Understand The Cost of Title Insurance.  Title insurance is paid when the property is purchased and the one-time premium is usually included in the closing costs. Unlike casualty insurance, there is no annual or renewal premium. A real estate broker, lender, settlement attorney, or other real estate professional usually handles this purchase. In some locations it’s common for the buyer to have to specifically request and pay for the title insurance. It’s estimated the average cost for the owner’s title insurance policy is $3.50 per $1,000 and lender’s title insurance is $2.50 per $1,000, although the price depends on the local marketplace. When purchasing both types of title insurance together, the cost is often lower than when purchased separately. Depending on your location, the cost of title insurance and title search could be separated or the title insurance premium could include the title search, examination, and additional closing costs.

Research Title Insurance Policies.  Your mortgage lender may suggest a specific title insurance policy, but it’s best to shop around for the best price for the amount of coverage given. Remember to check out the businesses at bbb.org to read reviews or complaints. Ask businesses for their rate schedule, as they may be able to bring down the price to earn your business. If you are buying from a seller who has only owned the property for a short time, ask if their title insurance policy can give you a “reissue rate” because less research needs to be done.

About the Author: Rachel Willard is Communications, Marketing Specialist & Webmaster for BBB serving Eastern Massachusetts, Maine, Rhode Island and Vermont. Find Rachel on Google +.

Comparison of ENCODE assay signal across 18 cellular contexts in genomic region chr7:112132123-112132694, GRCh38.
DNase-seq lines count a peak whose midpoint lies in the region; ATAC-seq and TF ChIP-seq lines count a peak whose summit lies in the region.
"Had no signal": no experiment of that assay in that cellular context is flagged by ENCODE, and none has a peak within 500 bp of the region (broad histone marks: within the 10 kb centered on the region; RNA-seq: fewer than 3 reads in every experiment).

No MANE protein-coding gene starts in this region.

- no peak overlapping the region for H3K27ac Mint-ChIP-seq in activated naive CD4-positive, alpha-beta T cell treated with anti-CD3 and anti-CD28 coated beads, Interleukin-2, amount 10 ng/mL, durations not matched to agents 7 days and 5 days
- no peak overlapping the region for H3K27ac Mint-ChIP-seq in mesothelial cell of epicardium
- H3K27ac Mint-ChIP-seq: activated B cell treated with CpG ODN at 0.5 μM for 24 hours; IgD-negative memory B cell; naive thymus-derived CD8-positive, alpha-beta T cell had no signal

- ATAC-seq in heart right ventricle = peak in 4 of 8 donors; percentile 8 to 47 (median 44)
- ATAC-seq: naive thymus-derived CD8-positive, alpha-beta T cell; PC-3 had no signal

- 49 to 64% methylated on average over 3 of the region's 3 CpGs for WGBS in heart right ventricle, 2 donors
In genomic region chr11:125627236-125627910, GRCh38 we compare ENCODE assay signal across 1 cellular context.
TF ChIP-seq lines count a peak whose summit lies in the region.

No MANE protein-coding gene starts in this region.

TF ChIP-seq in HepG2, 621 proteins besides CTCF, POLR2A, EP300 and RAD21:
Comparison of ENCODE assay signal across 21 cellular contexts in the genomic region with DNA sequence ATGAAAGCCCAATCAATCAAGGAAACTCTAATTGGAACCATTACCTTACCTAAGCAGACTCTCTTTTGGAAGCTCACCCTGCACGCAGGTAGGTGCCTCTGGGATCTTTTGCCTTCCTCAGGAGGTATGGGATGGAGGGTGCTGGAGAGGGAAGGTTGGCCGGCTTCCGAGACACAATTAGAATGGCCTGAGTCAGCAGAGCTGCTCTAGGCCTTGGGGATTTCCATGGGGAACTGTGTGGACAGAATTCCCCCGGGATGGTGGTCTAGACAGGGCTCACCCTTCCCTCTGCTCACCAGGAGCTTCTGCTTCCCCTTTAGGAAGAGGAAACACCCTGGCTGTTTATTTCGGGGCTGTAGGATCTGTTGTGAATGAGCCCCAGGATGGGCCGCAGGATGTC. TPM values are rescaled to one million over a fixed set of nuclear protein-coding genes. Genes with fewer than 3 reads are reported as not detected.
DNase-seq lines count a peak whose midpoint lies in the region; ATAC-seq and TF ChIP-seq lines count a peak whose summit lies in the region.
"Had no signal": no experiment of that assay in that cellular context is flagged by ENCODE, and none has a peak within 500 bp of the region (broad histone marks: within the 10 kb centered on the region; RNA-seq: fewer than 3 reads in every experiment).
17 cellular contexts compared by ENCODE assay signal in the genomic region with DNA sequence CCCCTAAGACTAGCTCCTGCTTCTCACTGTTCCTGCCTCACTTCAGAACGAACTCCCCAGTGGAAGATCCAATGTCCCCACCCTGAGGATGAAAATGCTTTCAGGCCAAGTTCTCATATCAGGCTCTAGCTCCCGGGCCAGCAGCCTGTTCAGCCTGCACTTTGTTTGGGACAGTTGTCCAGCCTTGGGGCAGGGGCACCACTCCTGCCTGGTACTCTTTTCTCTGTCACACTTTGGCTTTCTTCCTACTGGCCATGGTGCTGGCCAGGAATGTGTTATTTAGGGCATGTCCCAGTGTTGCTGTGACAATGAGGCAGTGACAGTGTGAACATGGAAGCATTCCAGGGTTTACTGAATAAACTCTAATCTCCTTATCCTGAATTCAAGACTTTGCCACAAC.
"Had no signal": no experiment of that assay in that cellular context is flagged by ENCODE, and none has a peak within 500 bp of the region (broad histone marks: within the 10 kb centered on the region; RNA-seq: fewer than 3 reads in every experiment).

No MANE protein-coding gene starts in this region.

Questions and Comments

Question Submitted 1/14/2013

If there is an exception on the Title Commitment and it is not listed on the short form lenders title policy, is the lender covered? Or since it is listed on the commitment, can the title insurer state that it was disclosed (even though the title insurer left the exception off of the final lender's policy)? For example, an exception for a line of credit is on the Commitment but it is not on the final title policy. If the home were to be foreclosed on because the borrower quit paying on their line of credit, would the title insurer have to cover my company in full because it was not listed as an exception on the title policy?

BBB's Answer:

Below is some basic info on Title Commitment. You may want to contact your insurance agency with specific questions. 

 

When you buy a home, in most cases you will be required to obtain title insurance. Title insurance protects your legal ownership of the property you buy. The insurance policy will be subject to certain exclusions and exceptions. Prior to issuing the insurance, the title company will conduct a thorough search of public records to determine the exceptions to coverage, such as any liens or restrictions that affect ownership of the property.

For example, if the seller failed to pay property taxes, the government would have a lien against the property. The property could be seized and sold to pay off the seller’s back taxes. If you were to purchase the property without knowing about the unpaid taxes, you could end up having to pay the back taxes yourself or risk losing the property.

When you purchase title insurance, the insurance company informs you of any outstanding liens so that you can require the seller to satisfy the liens before you close.

Prior to your closing, the title company will issue a commitment for title insurance. This commitment will indicate:
  • The parties to be insured and the amounts of coverage
  • The current owners of the property
  • The legal description of the property
  • Any requirements that must be met for the insurance to be issued (for example, recording of the deed to the property)
  • All exceptions to coverage, including recorded items affecting title to the property, such as mortgages, easements, building and use restrictions and liens

The commitment for title insurance is not the actual policy, but it guarantees that the policy will be issued if conditions specified in the commitment are met. In almost all real estate transactions, separate title policies will be purchased for the lender and the buyer.As the buyer, you would typically purchase the lender’s policy, which covers only the amount of the loan. The buyer’s policy — which insures you, the buyer — is for the full sales price and it is often paid by the seller.